I used a kind of algorithm to locate these people. A few days after I started, I was on the company shuttle from San Jose to Provo, where our engineering staff is centered, and I was sitting knee-to-knee with two engineers embroiled in a fascinating, heated argument. They were obviously two extremely bright people. I asked them to give me the names of the smartest people they knew in the company. They gave me a list, and over the next week I set up half-hour meetings with all of those other smart people, and I asked each of them to give me the names of the ten smartest people they knew. Because the smart people in an organization tend to know one another, I eventually found out who they were—about 100 in all.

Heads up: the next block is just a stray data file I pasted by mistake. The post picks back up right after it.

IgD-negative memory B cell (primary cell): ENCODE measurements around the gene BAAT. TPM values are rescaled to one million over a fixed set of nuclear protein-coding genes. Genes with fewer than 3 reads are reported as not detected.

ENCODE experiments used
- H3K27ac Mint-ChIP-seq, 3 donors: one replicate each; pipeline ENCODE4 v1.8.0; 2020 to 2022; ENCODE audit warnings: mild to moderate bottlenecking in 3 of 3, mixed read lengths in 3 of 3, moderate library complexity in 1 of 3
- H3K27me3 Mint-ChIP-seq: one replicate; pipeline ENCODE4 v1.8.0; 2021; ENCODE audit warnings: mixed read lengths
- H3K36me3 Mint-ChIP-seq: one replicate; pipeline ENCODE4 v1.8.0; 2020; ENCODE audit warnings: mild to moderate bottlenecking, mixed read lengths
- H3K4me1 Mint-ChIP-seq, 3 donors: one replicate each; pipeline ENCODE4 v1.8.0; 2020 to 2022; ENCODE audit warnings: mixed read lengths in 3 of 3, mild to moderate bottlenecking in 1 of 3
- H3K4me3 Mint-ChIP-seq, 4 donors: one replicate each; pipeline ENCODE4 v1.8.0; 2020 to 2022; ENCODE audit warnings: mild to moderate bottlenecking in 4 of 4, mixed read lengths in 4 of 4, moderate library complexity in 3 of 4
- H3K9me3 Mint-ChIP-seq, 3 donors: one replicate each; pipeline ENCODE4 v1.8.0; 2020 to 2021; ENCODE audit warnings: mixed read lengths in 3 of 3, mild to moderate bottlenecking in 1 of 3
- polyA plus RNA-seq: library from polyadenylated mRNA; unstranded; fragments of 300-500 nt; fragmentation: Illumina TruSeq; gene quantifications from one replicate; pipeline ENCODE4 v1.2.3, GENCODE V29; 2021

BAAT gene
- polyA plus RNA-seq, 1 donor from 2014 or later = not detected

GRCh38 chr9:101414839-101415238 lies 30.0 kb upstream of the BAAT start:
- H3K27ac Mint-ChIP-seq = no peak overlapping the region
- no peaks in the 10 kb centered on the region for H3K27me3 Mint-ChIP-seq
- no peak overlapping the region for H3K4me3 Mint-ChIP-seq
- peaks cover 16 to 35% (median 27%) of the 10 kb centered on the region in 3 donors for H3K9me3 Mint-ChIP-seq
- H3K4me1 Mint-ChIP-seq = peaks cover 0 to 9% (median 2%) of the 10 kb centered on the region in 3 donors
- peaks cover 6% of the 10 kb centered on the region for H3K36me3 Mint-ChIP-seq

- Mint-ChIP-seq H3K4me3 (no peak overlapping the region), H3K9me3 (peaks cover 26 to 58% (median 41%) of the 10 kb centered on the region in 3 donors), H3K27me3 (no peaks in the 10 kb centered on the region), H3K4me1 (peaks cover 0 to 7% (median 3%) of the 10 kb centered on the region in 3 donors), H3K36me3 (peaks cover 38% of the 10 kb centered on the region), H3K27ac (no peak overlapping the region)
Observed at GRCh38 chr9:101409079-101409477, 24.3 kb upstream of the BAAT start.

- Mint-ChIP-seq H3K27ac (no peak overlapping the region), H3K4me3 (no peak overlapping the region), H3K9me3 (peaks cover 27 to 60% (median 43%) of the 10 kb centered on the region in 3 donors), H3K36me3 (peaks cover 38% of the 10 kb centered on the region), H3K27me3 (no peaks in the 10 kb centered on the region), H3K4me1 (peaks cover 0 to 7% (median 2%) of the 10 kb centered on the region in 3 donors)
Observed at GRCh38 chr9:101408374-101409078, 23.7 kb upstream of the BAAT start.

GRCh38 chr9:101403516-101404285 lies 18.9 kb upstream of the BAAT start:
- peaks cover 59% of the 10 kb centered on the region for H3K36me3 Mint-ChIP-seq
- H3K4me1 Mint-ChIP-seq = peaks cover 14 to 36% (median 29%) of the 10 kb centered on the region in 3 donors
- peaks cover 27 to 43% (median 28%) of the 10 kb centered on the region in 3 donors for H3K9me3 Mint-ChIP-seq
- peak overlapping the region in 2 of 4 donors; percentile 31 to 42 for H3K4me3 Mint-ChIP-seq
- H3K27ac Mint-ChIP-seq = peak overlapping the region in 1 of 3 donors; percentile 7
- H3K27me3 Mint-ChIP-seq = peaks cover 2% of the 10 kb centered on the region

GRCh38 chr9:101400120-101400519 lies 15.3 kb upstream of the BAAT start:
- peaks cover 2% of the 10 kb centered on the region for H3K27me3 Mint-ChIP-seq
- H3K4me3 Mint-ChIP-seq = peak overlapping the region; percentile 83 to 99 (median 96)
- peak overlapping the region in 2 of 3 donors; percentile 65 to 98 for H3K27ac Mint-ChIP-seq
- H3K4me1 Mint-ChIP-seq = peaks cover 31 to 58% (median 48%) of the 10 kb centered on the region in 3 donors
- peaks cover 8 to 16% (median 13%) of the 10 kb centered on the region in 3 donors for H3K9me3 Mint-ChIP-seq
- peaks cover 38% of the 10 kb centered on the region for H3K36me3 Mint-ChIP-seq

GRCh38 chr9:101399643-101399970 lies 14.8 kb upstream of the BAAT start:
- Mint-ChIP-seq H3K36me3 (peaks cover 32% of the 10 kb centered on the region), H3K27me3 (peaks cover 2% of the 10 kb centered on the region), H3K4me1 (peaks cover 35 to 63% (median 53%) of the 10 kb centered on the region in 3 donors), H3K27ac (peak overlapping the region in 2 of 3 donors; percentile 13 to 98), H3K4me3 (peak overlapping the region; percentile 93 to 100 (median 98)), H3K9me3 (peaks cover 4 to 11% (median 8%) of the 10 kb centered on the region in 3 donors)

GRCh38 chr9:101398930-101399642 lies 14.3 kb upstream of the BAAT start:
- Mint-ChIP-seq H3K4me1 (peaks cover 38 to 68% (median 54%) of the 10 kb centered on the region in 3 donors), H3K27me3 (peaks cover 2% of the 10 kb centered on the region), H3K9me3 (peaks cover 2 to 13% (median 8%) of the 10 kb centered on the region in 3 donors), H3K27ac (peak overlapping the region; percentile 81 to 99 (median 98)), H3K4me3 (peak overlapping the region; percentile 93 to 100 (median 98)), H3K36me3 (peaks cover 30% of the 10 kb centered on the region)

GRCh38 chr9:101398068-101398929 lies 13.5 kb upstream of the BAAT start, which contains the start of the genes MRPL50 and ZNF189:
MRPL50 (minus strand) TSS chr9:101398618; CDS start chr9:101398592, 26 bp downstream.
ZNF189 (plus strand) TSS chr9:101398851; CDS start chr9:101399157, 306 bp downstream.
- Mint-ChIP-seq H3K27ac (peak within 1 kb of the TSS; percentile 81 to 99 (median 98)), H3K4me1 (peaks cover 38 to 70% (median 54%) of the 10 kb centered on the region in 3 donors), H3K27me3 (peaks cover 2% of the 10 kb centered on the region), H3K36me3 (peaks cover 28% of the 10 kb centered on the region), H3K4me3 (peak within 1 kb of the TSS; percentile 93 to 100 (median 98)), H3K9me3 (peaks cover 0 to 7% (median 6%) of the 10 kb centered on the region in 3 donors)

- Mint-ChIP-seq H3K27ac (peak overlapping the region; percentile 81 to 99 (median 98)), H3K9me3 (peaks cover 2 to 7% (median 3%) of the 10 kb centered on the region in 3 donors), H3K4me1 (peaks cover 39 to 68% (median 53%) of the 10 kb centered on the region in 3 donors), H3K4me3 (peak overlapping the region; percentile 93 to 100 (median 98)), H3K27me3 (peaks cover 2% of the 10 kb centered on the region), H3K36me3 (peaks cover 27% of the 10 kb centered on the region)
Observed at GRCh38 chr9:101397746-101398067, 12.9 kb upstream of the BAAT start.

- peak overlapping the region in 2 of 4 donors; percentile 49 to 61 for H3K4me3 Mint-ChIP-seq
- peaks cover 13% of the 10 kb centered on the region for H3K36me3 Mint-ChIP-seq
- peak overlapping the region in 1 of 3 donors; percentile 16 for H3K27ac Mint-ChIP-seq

I met and talked with each of them. It helped that, as an engineer myself, I understood their intellectual and technological needs and what their concerns were. I listened intently while they told me about their experiences and their frustrations...

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    That quote and related content is fantastic.
    – enderland
    Commented Nov 6, 2013 at 14:19

You can't influence management significantly higher than you.

But you can be a part of the solution. You need to get your immediate manager to use their influence to get the positive message back up the chain. That message might be updated information and status, or a demonstration of how how it will generate revenue or reduce expenses.